Journey to a bleak land that we can’t bear to think about

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Things are a bit difficult at the moment. And we know they are going to get a lot worse. That is the only certainty.

The when, and the how, is the unknown. A member of my family has Alzheimer’s.

I won’t name him because I need to preserve that very important thing that has to be clung to right to the inevitably bitter end – his dignity. But diagnosis came a couple of years or so ago, swiftly followed by medication to halt the progress of this disease’s ruthless, relentless scythe through the mind, hacking through strands of memory, amputating the cranial equivalent of an arm or a leg.

I forget precisely when, in the way that we all misplace facts, reading glasses, car keys. But now every time a spate of menopausal absent-mindedness temporarily cotton-wools my thinking, I see myself as so incredibly lucky. Because I WILL remember again and, in time, he won’t.

We don’t really know what to do for him. None of us. You can’t, every single day there is something that blind-sides you. There is no straight line progress and no one can forewarn you because it’s different for everyone. All you can do is think on your feet, second-guess and tell white lies to pacify.

We on the periphery visit and run errands, then go home to normality and sigh. Meanwhile, his partner bears the strain every waking moment. She who was once his equal as they walked side by side is trying to get used to being either a step in front, or a step behind.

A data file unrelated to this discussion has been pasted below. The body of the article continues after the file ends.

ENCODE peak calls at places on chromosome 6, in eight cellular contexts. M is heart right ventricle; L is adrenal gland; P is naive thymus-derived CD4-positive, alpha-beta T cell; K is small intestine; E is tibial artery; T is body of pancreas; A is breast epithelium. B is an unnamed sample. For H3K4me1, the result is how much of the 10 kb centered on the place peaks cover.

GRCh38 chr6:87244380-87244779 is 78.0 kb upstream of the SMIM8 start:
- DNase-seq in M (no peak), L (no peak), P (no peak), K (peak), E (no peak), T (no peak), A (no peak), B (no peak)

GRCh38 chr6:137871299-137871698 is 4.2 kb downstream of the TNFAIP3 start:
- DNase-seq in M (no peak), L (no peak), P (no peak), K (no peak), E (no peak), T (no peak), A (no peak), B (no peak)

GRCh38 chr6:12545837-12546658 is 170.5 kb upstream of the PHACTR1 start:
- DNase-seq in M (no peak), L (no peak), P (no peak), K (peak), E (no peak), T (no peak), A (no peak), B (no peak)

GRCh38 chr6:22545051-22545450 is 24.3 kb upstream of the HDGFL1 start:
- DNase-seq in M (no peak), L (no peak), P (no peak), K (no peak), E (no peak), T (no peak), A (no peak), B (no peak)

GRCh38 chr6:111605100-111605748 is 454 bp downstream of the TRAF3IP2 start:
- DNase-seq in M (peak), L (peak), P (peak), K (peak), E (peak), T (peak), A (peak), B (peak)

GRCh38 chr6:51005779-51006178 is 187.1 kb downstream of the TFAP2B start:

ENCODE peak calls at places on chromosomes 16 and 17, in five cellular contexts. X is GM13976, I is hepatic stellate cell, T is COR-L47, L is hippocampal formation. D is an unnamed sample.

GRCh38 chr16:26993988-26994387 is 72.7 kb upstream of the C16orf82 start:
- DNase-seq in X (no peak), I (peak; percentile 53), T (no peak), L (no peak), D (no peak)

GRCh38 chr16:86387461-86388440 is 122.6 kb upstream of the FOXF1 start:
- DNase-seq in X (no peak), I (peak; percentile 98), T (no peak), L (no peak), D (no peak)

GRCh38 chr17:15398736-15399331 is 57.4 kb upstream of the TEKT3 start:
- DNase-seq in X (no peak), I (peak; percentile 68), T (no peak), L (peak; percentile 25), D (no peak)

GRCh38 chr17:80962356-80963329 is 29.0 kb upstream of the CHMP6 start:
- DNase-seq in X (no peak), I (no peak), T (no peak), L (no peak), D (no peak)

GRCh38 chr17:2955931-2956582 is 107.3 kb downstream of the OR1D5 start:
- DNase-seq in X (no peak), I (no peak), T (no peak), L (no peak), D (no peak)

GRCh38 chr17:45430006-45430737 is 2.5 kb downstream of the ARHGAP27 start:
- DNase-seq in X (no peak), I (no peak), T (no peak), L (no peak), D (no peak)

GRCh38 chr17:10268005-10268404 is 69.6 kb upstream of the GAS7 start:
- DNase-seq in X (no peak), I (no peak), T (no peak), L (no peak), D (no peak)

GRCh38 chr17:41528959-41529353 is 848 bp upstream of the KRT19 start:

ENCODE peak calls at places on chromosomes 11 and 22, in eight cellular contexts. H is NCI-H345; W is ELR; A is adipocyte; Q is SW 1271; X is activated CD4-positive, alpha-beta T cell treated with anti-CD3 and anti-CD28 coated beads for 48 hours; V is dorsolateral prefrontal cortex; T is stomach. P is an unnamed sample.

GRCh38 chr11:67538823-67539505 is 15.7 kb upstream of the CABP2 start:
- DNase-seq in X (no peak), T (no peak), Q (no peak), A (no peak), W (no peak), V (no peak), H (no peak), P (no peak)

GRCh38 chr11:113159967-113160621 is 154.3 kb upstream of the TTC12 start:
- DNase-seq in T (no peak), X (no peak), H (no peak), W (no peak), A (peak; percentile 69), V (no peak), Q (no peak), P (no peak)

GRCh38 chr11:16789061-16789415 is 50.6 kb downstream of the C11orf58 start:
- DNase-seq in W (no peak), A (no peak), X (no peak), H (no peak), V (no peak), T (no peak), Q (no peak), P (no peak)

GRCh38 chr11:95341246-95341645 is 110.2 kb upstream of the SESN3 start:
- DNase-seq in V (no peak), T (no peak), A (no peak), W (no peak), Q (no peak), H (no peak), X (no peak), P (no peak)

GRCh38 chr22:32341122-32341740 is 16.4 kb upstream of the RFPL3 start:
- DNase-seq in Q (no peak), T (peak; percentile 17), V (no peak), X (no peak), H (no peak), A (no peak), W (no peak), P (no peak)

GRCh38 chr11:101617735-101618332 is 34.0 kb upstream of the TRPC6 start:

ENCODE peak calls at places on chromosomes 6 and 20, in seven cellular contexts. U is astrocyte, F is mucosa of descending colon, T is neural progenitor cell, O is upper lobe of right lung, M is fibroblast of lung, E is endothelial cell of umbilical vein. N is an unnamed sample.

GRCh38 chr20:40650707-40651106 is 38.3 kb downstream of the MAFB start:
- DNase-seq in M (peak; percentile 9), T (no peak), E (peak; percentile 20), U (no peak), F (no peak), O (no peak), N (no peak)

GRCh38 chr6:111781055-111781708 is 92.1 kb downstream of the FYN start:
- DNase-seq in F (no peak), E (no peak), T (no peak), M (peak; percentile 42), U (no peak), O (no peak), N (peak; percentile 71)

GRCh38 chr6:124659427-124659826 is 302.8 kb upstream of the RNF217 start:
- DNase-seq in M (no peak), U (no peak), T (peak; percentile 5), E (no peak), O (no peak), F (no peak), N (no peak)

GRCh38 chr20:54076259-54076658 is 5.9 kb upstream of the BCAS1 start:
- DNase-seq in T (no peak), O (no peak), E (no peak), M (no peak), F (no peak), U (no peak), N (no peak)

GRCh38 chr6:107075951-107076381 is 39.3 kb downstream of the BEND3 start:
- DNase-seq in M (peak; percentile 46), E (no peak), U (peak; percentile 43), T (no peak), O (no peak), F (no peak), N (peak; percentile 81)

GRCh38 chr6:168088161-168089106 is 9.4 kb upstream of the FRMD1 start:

As she learns how to support him, fight his battles for him, lead the way and pick up all the pieces, she has become his rod and staff, his torch, his comfort blanket, his whipping post, his teacher... His mother. And each new role fills her with sorrow.

Then there are incredibly sad moments for him, too – when he sees, with searing clarity, what is happening to him.

He taught all the kids in our families how to understand maths. Yet now, simple arithmetic is beyond him. “It’s like a wind is blowing through my mind and scattering things about and I reach for them but I can’t get hold of them,” he explained, so wonderfully, so wisely, I understood completely what it must be like to be this intelligent man, trying to make sense of what is happening inside himself.

The worst is yet to come. For them both. But how do any of us prepare? It’s like the whole family is being marched at a zig-zag through an uncharted land to get to a place so bleak and dark and sad, we cannot bear to think about it.